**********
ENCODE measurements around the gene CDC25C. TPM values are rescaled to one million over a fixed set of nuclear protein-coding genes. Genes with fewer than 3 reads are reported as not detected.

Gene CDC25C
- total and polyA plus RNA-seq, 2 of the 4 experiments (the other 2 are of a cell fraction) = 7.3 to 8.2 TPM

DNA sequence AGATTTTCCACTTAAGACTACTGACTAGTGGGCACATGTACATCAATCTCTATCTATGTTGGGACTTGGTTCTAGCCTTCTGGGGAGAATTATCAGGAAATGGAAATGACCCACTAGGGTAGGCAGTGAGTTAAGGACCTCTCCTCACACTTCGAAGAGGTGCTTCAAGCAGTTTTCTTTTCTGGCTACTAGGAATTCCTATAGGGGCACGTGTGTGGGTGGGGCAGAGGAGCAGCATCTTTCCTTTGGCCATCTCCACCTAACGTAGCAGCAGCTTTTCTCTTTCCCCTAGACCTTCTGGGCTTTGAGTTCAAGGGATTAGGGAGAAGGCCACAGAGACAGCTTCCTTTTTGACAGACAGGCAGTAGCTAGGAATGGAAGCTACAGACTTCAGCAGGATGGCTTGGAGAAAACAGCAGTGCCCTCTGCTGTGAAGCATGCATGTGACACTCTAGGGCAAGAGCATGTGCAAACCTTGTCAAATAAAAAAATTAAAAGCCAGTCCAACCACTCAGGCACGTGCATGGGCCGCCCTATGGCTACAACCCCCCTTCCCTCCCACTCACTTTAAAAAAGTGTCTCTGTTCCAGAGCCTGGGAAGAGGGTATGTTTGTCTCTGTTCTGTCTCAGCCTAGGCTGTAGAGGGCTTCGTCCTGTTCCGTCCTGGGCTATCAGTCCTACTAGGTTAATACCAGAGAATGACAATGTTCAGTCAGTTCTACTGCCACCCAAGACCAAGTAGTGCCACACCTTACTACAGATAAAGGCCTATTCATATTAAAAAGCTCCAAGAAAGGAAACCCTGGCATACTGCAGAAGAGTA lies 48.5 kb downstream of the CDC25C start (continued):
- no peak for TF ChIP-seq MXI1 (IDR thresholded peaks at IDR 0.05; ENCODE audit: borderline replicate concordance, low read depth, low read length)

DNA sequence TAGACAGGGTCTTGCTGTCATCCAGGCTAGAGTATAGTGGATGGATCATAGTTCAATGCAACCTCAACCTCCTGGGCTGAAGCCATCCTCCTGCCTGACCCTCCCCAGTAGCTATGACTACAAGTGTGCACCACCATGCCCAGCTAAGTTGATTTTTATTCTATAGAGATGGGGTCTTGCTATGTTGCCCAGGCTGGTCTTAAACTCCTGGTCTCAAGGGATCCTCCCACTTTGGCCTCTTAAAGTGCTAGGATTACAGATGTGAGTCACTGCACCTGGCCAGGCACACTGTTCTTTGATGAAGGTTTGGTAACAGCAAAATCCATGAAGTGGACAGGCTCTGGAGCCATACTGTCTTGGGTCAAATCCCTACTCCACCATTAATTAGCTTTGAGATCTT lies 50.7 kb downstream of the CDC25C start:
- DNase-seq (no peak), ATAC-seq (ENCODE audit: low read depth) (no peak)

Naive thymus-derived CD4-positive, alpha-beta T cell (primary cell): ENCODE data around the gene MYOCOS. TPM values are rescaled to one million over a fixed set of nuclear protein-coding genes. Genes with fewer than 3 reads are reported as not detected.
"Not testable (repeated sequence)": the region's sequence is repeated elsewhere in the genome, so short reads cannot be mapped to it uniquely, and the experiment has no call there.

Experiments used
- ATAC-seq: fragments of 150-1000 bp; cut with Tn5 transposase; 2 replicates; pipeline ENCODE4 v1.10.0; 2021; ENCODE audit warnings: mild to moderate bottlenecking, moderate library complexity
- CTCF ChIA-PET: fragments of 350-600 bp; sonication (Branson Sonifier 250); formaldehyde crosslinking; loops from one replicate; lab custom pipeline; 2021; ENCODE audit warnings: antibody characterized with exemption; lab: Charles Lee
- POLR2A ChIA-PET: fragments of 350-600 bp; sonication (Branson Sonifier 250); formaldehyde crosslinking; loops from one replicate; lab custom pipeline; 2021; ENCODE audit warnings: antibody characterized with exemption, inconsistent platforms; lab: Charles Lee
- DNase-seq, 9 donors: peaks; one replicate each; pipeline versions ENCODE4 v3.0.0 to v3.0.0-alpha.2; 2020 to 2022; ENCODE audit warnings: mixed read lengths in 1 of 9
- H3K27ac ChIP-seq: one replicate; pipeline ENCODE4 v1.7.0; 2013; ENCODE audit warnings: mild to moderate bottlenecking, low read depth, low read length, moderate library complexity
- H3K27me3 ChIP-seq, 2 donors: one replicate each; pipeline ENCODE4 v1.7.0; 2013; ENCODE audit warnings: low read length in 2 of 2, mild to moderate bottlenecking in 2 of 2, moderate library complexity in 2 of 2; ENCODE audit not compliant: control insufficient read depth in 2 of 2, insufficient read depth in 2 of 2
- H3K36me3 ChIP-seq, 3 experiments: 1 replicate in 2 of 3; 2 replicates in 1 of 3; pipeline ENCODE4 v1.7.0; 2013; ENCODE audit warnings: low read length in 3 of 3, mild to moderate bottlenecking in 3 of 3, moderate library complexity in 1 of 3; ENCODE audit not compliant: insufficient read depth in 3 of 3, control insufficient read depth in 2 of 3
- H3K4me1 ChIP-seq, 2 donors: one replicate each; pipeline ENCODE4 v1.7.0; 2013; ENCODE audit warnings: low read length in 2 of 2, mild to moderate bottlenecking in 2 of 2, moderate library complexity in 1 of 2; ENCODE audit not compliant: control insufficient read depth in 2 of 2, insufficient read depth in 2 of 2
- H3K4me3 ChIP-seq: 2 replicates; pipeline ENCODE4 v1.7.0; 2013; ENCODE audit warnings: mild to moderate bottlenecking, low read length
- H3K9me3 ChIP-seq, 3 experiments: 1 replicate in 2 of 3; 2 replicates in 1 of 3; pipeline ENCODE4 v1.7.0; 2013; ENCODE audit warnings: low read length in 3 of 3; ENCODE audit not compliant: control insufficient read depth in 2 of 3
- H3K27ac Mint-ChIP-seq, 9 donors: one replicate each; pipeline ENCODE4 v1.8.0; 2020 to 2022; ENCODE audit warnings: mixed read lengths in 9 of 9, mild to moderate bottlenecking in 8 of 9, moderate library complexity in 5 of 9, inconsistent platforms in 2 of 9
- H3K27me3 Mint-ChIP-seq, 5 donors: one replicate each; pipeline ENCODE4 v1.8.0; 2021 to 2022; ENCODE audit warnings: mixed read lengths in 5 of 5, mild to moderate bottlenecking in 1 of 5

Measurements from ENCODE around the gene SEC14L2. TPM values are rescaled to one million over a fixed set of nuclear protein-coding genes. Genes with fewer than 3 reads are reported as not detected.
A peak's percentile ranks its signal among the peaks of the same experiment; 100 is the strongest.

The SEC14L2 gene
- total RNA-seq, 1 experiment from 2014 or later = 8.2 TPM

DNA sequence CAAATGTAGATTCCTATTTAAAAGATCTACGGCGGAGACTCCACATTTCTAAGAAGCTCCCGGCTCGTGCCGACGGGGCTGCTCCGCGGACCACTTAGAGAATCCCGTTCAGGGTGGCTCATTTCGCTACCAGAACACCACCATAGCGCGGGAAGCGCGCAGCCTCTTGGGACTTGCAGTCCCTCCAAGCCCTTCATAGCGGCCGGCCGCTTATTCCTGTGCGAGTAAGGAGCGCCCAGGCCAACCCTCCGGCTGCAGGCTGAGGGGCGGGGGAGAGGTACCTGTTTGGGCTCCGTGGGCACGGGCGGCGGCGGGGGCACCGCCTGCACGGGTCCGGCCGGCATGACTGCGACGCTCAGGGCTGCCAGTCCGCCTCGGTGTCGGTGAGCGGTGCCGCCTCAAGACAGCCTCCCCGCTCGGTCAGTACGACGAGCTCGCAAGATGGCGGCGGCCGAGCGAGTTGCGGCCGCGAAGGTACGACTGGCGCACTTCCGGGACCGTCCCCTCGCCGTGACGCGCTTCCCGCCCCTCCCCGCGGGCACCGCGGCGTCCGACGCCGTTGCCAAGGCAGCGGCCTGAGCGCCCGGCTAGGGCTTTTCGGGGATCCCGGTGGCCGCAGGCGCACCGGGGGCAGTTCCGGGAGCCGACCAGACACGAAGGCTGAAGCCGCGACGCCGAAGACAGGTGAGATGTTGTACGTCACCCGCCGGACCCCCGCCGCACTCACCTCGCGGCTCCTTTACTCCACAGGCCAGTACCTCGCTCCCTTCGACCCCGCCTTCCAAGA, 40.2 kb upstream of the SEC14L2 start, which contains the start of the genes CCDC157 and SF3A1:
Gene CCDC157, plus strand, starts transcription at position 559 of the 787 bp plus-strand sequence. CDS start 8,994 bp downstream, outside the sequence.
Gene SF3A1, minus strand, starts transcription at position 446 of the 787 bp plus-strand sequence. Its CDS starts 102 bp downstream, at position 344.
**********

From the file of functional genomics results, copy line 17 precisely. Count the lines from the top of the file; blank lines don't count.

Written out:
- H3K36me3 ChIP-seq, 3 experiments: 1 replicate in 2 of 3; 2 replicates in 1 of 3; pipeline ENCODE4 v1.7.0; 2013; ENCODE audit warnings: low read length in 3 of 3, mild to moderate bottlenecking in 3 of 3, moderate library complexity in 1 of 3; ENCODE audit not compliant: insufficient read depth in 3 of 3, control insufficient read depth in 2 of 3